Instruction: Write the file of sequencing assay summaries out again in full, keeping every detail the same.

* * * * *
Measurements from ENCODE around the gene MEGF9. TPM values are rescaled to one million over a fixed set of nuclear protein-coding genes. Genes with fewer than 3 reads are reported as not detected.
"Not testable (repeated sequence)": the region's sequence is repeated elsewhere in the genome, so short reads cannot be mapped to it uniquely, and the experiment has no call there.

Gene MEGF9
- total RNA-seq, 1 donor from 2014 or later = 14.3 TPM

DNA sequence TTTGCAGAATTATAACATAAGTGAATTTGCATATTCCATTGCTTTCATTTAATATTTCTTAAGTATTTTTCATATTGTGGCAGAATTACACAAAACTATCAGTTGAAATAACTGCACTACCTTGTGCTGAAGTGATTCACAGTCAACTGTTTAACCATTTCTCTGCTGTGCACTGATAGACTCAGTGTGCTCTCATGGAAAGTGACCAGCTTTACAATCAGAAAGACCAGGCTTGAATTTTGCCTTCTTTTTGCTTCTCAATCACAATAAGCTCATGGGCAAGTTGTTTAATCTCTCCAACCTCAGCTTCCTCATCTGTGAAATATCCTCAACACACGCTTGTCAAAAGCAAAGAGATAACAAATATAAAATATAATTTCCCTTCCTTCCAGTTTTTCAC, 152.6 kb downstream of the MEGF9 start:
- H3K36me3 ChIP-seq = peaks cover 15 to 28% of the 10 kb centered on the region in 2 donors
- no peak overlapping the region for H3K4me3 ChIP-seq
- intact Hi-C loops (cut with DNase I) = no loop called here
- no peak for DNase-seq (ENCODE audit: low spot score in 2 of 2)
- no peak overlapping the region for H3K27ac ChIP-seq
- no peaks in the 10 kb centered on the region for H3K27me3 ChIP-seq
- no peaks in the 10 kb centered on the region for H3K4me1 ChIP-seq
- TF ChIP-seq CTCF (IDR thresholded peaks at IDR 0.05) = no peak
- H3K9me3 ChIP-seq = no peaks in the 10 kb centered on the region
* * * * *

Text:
Measurements from ENCODE around the gene MEGF9. TPM values are rescaled to one million over a fixed set of nuclear protein-coding genes. Genes with fewer than 3 reads are reported as not detected.
"Not testable (repeated sequence)": the region's sequence is repeated elsewhere in the genome, so short reads cannot be mapped to it uniquely, and the experiment has no call there.

Gene MEGF9
- total RNA-seq, 1 donor from 2014 or later = 14.3 TPM

DNA sequence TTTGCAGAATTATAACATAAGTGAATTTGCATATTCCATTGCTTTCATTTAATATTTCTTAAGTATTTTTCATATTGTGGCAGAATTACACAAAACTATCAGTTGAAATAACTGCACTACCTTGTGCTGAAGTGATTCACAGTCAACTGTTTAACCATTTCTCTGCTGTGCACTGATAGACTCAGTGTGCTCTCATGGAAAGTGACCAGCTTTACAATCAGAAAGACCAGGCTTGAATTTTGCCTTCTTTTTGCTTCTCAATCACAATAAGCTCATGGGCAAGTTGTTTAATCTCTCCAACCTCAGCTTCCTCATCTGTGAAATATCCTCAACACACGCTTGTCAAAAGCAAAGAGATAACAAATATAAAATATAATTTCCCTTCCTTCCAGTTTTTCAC, 152.6 kb downstream of the MEGF9 start:
- H3K36me3 ChIP-seq = peaks cover 15 to 28% of the 10 kb centered on the region in 2 donors
- no peak overlapping the region for H3K4me3 ChIP-seq
- intact Hi-C loops (cut with DNase I) = no loop called here
- no peak for DNase-seq (ENCODE audit: low spot score in 2 of 2)
- no peak overlapping the region for H3K27ac ChIP-seq
- no peaks in the 10 kb centered on the region for H3K27me3 ChIP-seq
- no peaks in the 10 kb centered on the region for H3K4me1 ChIP-seq
- TF ChIP-seq CTCF (IDR thresholded peaks at IDR 0.05) = no peak
- H3K9me3 ChIP-seq = no peaks in the 10 kb centered on the region